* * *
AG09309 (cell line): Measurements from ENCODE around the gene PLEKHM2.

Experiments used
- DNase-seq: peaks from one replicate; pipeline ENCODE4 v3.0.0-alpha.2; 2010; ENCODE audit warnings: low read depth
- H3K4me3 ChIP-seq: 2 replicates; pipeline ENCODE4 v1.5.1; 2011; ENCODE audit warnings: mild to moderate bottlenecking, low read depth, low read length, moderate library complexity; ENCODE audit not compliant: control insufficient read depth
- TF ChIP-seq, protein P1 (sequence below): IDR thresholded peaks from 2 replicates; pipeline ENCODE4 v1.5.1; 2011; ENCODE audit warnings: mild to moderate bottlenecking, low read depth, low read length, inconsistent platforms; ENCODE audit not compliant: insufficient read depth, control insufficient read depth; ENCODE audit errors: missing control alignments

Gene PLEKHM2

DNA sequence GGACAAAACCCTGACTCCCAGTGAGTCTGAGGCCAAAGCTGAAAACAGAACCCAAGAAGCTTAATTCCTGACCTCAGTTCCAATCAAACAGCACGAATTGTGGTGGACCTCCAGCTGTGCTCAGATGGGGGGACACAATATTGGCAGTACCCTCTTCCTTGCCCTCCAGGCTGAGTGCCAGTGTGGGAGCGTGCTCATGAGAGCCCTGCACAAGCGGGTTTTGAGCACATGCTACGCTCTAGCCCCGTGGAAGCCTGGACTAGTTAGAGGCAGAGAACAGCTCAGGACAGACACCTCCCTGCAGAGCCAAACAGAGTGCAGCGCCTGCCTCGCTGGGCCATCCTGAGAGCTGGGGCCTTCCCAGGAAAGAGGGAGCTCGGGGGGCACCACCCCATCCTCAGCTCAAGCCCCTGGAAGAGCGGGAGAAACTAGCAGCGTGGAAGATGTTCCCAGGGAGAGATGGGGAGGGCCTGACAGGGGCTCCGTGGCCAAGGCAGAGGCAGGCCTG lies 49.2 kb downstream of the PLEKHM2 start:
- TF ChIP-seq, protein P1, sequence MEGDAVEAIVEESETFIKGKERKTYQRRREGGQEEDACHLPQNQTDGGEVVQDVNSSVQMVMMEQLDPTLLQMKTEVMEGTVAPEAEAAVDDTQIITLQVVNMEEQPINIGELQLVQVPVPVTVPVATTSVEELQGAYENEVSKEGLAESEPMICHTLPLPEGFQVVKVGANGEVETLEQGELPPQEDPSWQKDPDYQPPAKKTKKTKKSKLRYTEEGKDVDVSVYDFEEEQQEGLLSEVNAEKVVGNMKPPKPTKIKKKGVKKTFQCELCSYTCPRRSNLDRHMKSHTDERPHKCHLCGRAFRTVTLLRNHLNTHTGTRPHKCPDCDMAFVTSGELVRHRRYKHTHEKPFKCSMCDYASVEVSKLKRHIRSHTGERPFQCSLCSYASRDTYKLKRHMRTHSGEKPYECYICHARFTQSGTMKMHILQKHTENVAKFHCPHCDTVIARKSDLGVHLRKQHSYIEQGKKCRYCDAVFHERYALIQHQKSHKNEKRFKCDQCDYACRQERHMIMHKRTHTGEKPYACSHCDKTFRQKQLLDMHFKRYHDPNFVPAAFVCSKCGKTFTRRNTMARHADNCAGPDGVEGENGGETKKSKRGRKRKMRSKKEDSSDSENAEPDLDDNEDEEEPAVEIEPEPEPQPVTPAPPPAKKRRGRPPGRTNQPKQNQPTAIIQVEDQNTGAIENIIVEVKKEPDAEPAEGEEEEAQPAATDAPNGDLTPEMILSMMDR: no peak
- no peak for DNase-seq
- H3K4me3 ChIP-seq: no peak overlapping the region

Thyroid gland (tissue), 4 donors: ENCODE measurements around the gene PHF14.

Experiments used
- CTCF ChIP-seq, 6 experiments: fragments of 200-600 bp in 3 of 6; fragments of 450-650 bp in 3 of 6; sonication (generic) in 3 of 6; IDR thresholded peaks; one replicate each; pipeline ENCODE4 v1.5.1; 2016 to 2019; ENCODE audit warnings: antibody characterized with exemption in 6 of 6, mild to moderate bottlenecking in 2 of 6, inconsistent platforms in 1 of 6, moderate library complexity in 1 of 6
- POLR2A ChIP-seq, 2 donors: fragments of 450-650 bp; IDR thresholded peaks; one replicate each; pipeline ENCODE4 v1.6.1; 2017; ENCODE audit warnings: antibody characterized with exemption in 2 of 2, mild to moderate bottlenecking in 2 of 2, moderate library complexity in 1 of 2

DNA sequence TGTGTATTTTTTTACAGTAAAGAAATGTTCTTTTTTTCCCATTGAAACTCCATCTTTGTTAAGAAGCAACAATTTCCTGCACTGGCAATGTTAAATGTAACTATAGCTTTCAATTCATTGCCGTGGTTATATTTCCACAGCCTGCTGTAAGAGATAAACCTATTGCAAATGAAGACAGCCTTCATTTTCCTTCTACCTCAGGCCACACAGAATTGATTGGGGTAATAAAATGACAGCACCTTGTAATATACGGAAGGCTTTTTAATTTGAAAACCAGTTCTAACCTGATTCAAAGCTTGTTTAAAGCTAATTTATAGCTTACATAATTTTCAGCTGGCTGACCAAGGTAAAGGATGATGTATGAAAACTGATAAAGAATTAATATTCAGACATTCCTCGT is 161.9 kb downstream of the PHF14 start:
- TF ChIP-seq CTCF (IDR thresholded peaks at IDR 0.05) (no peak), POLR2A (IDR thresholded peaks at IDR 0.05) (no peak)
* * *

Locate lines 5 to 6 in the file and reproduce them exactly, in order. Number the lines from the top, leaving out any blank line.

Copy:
- TF ChIP-seq, protein P1 (sequence below): IDR thresholded peaks from 2 replicates; pipeline ENCODE4 v1.5.1; 2011; ENCODE audit warnings: mild to moderate bottlenecking, low read depth, low read length, inconsistent platforms; ENCODE audit not compliant: insufficient read depth, control insufficient read depth; ENCODE audit errors: missing control alignments

Gene PLEKHM2